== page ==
Runners-up in The National’s Short Story Competition share their inspiration

The runners-up of The National's Short Story Competition tell us about their stories

The runners-up of the The National’s Short Story Competition explore topics ranging from war and family dynamics to arranged marriages and generation gap. Here’s a look at the who, what and why that make up that list.

Mays Albaik, 22

Palestinian-Syrian

Architecture student at American University of Sharjah

About the story: For her story, Albaik draws from her background and the current struggles in Syria. A telephone conversation between brothers, one enlisted in the army in Syria and the other working in Abu Dhabi, begins with small talk and moves on to incidents they shared as teenagers, including the death of their father and issues of responsibility and leaving home.

From the author: “Growing up here I feel distant to what is happening in Syria, but I know it is affecting my extended family,” says Albaik. “I wanted to write about how war affects relationships.”

Jody Ballard, 58

American

Therapist and relationship coach in Abu Dhabi

About the story: Ballard explores the generation gap through the relationship between a grandfather and his children. On a family outing, the grandfather’s advice is politely ignored and his heart-warming tales of life in the desert and a time without technology registered as amusing stories.

From the author: “This piece was motivated by me wanting to learn more about the UAE,” says Ballard. “About the culture, Islam and how quickly the UAE has changed in the past 40 years. I’ve used a granddad and child metaphor to explore the turning point for the Emirates – life then and now.”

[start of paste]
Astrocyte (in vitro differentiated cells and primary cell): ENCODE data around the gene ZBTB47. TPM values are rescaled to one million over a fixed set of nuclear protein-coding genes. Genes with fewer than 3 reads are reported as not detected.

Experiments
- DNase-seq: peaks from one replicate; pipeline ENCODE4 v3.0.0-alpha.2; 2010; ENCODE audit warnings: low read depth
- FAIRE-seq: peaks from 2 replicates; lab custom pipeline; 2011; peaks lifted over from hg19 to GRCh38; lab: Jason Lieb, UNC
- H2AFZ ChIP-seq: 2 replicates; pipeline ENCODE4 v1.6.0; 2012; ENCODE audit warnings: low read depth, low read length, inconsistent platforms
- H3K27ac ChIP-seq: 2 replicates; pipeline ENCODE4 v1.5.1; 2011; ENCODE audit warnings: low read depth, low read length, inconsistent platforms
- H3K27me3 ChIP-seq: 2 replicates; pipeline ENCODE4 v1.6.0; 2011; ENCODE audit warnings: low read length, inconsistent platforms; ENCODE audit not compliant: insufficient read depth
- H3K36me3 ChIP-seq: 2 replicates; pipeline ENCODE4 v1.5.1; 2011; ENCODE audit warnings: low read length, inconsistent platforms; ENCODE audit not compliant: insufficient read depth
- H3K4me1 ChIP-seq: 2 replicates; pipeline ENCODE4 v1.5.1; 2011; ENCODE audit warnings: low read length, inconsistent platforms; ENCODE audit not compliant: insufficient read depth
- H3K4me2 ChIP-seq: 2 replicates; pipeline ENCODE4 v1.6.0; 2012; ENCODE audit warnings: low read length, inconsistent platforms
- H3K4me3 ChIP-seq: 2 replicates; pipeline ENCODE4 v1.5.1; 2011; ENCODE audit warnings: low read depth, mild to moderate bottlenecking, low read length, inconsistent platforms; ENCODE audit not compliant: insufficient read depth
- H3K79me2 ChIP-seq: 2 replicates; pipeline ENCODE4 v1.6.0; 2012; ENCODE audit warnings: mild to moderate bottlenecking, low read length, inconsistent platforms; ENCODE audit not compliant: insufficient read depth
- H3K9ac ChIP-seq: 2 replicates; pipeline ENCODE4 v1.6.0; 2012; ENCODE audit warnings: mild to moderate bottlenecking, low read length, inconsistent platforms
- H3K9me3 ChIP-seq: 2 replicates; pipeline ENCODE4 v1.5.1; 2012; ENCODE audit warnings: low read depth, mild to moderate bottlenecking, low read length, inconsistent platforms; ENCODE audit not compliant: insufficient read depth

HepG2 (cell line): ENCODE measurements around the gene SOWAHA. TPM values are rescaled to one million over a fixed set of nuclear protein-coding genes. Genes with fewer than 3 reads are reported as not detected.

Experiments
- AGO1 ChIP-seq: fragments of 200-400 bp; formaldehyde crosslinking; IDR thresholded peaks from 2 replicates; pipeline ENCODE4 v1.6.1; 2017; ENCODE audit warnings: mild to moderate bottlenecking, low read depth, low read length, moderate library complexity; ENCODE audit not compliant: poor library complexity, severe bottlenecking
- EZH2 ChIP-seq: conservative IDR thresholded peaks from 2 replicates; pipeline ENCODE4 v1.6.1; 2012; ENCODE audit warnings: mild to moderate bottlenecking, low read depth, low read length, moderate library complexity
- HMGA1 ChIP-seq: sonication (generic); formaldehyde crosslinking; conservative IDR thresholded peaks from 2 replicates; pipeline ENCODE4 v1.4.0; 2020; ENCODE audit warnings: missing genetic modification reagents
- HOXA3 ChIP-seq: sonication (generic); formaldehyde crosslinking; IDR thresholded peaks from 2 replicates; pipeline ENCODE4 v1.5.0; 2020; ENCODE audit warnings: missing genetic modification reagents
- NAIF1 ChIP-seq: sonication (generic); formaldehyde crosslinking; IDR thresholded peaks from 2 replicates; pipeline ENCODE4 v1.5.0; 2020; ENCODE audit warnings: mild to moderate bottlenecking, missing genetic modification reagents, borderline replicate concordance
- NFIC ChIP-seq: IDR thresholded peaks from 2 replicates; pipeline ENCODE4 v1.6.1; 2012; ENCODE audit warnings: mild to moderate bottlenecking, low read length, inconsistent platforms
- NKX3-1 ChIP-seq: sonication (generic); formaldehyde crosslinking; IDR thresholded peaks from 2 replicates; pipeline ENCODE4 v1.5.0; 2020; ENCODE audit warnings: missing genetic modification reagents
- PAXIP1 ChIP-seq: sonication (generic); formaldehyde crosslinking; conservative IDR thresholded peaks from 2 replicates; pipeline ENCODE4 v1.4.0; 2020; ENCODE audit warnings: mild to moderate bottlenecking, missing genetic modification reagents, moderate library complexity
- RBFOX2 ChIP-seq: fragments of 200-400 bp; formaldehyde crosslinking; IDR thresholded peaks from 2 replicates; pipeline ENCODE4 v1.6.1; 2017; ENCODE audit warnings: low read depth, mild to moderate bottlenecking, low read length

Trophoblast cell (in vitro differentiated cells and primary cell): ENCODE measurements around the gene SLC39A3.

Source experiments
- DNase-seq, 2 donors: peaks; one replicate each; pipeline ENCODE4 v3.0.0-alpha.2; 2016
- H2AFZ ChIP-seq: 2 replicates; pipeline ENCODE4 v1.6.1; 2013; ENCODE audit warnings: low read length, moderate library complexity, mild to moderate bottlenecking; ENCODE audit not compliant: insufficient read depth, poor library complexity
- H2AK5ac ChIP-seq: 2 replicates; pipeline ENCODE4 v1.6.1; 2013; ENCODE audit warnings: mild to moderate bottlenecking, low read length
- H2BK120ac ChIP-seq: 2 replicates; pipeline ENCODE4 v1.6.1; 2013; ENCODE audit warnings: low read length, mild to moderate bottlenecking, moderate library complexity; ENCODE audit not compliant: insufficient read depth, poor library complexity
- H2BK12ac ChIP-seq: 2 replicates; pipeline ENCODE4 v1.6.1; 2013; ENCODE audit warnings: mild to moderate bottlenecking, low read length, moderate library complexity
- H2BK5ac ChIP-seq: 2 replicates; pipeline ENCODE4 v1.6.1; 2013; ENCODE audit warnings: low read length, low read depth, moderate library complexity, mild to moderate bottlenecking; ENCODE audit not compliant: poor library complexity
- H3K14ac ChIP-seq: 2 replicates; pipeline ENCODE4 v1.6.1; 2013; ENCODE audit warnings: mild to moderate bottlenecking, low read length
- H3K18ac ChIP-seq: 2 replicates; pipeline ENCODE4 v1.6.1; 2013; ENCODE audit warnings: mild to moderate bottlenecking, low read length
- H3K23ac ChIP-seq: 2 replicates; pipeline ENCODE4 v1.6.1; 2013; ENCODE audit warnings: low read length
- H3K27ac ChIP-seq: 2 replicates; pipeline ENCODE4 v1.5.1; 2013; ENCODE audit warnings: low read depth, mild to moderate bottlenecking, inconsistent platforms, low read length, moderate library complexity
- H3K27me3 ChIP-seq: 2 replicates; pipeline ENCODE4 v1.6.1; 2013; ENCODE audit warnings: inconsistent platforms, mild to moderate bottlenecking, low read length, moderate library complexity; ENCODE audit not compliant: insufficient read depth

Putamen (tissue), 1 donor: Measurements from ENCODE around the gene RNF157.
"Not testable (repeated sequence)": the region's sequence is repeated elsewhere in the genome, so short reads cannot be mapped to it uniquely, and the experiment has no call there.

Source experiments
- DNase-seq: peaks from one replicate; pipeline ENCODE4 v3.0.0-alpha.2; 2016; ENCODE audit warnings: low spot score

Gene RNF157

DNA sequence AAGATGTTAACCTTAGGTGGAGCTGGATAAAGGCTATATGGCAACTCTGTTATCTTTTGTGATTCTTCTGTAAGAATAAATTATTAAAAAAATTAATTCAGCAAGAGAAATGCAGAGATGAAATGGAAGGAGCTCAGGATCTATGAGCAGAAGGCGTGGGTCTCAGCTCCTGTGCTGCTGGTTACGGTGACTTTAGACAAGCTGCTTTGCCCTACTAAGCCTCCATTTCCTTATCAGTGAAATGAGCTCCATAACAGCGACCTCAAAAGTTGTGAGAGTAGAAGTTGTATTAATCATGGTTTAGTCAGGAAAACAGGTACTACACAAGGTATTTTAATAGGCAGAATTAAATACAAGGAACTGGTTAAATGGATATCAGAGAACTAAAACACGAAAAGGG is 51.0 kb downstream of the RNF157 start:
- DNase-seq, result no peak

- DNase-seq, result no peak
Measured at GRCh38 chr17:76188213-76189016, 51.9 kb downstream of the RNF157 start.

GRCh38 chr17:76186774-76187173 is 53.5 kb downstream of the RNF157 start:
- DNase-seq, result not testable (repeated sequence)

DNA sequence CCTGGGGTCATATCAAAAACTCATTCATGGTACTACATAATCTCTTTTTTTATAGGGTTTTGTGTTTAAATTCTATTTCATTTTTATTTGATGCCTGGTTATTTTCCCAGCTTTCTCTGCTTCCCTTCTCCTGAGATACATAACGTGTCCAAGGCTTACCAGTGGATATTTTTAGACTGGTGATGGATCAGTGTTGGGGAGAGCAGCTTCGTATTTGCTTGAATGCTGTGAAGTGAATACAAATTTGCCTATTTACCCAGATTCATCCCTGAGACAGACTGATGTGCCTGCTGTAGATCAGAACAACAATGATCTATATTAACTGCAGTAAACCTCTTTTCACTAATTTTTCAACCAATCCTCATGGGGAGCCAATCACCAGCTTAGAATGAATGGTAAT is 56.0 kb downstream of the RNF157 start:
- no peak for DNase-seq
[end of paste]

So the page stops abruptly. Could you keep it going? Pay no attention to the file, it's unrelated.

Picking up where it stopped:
Shahd Thani, 28

Emirati

Marketing executive in Dubai

About the story: Thani writes about an occurrence closer to home: how an arranged marriage can be a daunting affair for the bride and groom, equally. A bride expresses her trepidations and reminisces about her past relationship on the day she is tying the knot with a man she has never met before, only to realise that he shares her anxiety.

From the author: “Arranged marriages can be very frightening for a young lady. Imagine spending the rest of your life with a stranger. The turning point is when she notices that the groom is as scared as she is.”

Mark Shadwell, 47

South African

Advertising creative director in Dubai

About the story: In his story, Shadwell looks at the responsibilities of a single parent: looking after a daughter, attending to her needs, taking her to ballet, while at the same time battling an ant infestation at his residence.

From the author: “I do have a lot of ants in my house, so that got me thinking,” says Shadwell. “It became an interesting metaphor for fighting decay and constant erosion of life that happens. When my wife was away a while ago, I had to take my daughter to ballet lessons, which was quite a traumatic affair. So the turning point can be a small event that makes you understand that you have to do something for the sake of your children.”

aahmed@thenational.ae

Published: May 3, 2014 04:00 AM

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